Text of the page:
Lost Dog was originally formed to create work that crosses the borderline between theatre and dance, and Ben Duke’s one man response to Milton’s epic poem Paradise Lost is a fascinating multimedia hybrid that fuses genres, morphing between verbal story telling and physical theatre, stand-up comedy and dance.

The space is defined by a circular white tarpaulin floor with a single wooden chair. In a nondescript grey work suit Duke shambles in with a well thumbed paperback of Milton. His self-deprecating gently shambolic opening apologia addressing the audience is comically at odds with the apparent grandiosity of his ambition, and sets up a portrayal of God refreshingly and provocatively different from the notion of all powerful deity; initially diffident, uncertain, fumbling and having second thoughts. Beyond reading of an initial brief extract (a spoiler revealing the final moments) Duke’s copy of Paradise Lost does indeed lie unopened as he tells in his own words the great story of making the world, the revolt of Lucifer and the rebel angels, the reconstruction of Paradise and the Garden of Eden, the creation and fall into temptation of Adam and Eve. Just as the performance shifts between expressive genres, so does the story telling style shift between fantastic epic and everyday modern life and manners, drawing on Duke’s own life experiences and creative struggles as a dance-maker and crucially a parent to reflect God’s fractious relationships with first Lucifer and then Adam and Eve.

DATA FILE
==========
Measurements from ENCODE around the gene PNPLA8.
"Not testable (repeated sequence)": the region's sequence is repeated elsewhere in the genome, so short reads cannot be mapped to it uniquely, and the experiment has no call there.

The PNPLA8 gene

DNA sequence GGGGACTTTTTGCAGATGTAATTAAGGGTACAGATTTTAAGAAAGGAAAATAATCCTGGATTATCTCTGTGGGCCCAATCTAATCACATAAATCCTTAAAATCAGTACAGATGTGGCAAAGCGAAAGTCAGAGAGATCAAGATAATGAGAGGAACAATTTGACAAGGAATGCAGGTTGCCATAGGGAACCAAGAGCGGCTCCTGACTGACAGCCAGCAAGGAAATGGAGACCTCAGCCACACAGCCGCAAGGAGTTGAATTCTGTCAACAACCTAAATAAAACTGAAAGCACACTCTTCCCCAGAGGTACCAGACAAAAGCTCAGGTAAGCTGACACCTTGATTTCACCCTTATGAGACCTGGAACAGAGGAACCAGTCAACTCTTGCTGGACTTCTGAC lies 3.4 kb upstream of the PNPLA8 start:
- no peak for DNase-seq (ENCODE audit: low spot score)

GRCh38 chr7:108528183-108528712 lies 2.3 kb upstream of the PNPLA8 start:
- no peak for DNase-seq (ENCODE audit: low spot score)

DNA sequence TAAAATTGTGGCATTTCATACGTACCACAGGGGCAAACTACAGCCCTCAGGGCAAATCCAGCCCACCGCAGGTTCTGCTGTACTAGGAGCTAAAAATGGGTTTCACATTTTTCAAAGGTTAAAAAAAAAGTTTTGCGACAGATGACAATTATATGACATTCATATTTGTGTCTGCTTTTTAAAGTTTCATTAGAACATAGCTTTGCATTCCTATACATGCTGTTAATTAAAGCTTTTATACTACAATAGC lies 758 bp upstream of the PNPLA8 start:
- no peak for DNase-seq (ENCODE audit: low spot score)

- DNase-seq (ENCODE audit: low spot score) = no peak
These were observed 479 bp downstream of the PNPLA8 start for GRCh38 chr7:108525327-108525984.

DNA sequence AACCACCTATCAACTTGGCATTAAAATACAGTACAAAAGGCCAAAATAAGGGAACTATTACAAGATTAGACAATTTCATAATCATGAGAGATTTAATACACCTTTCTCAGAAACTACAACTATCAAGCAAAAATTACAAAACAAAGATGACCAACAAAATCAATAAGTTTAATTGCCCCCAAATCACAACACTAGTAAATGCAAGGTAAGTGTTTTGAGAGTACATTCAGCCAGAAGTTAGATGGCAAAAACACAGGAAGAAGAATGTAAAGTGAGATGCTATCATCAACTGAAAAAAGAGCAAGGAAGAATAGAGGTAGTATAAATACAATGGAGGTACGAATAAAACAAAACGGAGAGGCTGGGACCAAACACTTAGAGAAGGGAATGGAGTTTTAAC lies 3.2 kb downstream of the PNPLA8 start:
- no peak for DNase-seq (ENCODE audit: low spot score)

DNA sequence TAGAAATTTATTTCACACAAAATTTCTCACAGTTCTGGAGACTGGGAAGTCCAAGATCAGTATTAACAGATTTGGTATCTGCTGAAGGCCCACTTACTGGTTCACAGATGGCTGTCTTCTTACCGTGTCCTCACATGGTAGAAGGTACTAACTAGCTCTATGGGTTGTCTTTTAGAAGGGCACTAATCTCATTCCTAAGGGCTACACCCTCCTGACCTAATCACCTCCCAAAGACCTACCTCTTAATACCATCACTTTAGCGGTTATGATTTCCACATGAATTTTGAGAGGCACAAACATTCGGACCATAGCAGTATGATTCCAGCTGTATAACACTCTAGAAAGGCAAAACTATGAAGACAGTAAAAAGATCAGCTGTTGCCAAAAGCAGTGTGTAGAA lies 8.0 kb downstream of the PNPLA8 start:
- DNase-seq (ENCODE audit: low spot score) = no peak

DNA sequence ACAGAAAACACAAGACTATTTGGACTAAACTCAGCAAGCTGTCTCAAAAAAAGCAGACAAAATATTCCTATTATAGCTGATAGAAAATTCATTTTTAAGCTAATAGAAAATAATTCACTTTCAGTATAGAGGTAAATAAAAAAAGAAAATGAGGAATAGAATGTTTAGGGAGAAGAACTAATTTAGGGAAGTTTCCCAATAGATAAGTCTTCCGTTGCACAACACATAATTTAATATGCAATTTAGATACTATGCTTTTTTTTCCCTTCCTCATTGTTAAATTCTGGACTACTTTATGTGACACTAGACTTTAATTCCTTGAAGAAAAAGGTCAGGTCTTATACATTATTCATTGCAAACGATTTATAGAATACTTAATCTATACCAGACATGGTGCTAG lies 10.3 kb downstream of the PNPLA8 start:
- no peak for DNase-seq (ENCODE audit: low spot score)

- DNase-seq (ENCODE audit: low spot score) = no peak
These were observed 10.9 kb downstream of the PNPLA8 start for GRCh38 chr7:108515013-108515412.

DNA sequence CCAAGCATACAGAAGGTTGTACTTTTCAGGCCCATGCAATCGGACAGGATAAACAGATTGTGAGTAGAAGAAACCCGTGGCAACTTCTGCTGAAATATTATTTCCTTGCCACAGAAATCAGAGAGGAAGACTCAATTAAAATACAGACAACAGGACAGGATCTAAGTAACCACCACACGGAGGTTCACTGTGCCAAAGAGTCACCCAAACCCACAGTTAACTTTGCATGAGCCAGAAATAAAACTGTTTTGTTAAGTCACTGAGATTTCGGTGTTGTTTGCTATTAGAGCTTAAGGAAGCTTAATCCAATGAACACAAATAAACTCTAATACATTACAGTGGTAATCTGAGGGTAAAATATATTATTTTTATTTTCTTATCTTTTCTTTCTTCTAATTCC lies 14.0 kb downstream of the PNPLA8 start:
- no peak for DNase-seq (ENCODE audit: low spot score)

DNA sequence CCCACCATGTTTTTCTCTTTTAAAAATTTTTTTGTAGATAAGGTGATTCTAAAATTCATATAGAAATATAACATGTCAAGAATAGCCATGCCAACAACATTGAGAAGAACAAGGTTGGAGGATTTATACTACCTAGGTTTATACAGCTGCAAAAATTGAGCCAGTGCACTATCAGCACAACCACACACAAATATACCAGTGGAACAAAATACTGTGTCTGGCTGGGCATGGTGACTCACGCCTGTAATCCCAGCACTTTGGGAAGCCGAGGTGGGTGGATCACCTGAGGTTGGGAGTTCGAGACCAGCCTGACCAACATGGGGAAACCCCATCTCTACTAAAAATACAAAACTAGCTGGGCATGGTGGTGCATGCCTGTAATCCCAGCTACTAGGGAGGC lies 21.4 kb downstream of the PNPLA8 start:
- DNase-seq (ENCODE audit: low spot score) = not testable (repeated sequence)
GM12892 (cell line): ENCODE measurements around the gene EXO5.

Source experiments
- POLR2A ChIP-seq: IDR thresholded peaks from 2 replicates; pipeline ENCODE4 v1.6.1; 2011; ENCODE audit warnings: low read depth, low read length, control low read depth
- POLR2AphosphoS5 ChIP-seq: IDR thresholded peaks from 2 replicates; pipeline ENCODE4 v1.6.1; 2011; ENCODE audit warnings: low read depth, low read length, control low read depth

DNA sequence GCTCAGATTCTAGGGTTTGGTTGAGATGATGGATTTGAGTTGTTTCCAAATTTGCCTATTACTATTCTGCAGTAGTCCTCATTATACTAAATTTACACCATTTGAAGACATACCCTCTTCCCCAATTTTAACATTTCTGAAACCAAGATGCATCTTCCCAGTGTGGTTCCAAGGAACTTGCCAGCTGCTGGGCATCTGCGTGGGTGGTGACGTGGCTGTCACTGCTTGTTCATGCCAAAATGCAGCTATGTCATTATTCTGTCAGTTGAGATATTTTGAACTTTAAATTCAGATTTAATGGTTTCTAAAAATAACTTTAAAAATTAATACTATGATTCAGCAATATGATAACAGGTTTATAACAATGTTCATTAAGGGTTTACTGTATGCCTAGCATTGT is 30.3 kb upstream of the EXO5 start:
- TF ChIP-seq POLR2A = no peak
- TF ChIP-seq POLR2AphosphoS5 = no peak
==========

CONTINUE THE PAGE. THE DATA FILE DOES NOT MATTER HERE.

One man interpreting a huge work; echoing this impossible task there is throughout a satisfying play of shifting scale and perspectives between large and small, ludicrous and serious, the homemade economy of the simplest theatrical means constantly undermining intellectual or artistic pretension and the grand gestures implicit in a selection of iconic music tracks. The audience are asked to shut their eyes for Duke to prepare for God’s laborious initial descent down a rope to the space, a tiny spark of triumph visible in Duke’s face as he arrives at the ground on cue. Boulders hurled in battle become a sparse pattering shower of chick peas from on high, a recurring design theme of objects dropping from above culminating finally in a devastating and continuous downpour which drenches Duke to the skin. In his portrayal of God’s increasingly manic processes of construction Duke’s movement ranges from intricacy of mechanistic gesture and loose-kneed disintegration to exaggerated violence reinforced by effortful sounds. Shedding shirt and trousers to reveal his vulnerability in a flesh all in one complete with fig leaf, Duke’s account of Adam’s dance is minimally sketched and earnestly explained, a comic and knowing insider’s poke at contemporary dance makers. But it is not all irony as Duke plumbs darker depths. A week after the terrorist attacks in Paris his depiction of the great battle in an urban setting with explosions and falling bodies in slow motion had a chilling resonance; his anatomising of parental anxiety similarly touched chords of empathy.

Hard to categorise this performance. Does that matter? As an imaginative, intelligent and immediate contemporary tribute to a great work it was both moving and entertaining.

Susie Crow

20th November 2015

You can read Susie’s review of Lost Dog’s Like Rabbits previously at the North Wall here